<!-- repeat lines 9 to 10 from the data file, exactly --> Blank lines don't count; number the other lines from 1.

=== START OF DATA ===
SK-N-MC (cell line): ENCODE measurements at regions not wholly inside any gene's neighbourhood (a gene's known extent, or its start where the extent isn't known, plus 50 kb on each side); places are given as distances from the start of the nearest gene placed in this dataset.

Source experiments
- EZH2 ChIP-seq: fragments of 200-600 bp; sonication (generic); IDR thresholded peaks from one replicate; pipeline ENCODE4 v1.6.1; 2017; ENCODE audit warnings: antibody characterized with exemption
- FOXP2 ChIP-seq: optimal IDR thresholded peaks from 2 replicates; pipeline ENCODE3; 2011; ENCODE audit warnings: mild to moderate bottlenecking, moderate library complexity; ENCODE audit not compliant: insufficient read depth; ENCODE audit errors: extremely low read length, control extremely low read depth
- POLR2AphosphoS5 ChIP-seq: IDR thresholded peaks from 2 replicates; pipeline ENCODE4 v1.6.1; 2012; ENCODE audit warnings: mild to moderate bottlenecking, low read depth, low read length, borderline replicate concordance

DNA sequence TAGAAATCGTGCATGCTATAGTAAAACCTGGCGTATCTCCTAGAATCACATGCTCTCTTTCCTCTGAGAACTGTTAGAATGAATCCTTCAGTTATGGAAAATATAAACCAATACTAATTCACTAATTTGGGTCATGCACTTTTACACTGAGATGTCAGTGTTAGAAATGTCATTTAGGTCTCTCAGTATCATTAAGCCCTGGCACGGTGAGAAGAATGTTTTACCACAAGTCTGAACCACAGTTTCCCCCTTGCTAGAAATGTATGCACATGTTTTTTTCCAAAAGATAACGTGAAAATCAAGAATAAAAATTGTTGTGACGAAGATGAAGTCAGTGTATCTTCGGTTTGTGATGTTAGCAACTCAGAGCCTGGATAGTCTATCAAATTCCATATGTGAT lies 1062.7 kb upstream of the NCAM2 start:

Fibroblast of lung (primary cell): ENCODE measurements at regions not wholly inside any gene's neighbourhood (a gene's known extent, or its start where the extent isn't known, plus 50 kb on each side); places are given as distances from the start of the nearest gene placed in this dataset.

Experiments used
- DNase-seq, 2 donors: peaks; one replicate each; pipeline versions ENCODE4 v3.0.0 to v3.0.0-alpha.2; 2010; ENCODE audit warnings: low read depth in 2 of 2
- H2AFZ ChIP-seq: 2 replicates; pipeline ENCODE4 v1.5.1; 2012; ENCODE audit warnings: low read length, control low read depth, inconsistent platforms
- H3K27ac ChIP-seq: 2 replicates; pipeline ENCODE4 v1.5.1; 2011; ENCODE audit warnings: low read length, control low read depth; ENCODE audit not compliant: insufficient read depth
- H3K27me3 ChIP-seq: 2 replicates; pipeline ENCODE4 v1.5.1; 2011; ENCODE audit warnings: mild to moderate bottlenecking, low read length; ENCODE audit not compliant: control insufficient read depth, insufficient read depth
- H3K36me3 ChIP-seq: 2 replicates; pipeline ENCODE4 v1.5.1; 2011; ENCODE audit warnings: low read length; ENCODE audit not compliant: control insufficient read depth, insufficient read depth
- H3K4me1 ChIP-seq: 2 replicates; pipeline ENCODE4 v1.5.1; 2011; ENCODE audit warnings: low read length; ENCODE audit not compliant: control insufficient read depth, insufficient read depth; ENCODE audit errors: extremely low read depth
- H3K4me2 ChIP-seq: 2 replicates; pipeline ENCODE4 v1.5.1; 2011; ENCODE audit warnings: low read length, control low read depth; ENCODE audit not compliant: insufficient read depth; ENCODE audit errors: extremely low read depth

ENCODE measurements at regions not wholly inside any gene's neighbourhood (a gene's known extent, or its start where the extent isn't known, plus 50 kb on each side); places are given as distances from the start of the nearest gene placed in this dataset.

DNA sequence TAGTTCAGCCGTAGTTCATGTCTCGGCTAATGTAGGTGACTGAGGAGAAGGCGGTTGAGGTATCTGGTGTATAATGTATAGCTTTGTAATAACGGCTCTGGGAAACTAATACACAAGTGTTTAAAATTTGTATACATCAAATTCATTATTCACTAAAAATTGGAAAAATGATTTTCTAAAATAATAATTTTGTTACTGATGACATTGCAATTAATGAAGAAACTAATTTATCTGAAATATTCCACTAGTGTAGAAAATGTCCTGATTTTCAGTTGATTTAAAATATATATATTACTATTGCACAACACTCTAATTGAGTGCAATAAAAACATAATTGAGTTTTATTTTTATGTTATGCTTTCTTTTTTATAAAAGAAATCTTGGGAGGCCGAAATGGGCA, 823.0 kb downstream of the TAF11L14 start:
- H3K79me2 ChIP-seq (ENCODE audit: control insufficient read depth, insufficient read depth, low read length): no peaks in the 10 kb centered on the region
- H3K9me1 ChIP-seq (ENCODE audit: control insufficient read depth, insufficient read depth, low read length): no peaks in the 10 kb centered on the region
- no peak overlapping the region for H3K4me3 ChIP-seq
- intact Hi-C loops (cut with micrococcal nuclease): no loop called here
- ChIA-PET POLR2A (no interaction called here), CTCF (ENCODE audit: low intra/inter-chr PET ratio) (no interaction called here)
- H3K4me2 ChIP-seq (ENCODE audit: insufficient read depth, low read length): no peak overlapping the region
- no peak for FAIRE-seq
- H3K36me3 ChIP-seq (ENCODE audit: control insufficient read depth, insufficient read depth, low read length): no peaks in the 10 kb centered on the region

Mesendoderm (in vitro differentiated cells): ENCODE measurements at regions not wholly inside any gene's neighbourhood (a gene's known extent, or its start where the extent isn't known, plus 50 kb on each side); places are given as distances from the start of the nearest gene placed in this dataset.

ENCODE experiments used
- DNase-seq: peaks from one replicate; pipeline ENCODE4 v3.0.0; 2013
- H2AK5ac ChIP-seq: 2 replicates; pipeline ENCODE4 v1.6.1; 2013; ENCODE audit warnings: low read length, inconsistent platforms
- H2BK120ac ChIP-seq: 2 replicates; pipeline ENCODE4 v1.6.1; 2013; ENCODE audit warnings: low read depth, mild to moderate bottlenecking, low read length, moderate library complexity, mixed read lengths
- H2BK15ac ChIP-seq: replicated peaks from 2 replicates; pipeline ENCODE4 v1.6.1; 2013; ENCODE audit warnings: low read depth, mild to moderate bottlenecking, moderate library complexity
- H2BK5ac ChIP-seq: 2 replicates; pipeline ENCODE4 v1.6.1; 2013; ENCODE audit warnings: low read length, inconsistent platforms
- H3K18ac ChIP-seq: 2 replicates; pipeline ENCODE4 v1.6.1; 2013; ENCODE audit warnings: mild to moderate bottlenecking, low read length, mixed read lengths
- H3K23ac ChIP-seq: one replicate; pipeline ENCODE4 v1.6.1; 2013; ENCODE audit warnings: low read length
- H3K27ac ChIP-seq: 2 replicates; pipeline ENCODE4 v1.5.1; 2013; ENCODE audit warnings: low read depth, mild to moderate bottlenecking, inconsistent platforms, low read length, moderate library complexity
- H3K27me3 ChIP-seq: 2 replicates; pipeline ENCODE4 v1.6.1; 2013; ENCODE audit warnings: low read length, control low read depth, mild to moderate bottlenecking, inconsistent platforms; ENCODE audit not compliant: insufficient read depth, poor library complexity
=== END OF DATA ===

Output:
- DNase-seq, 2 donors: peaks; one replicate each; pipeline versions ENCODE4 v3.0.0 to v3.0.0-alpha.2; 2010; ENCODE audit warnings: low read depth in 2 of 2
- H2AFZ ChIP-seq: 2 replicates; pipeline ENCODE4 v1.5.1; 2012; ENCODE audit warnings: low read length, control low read depth, inconsistent platforms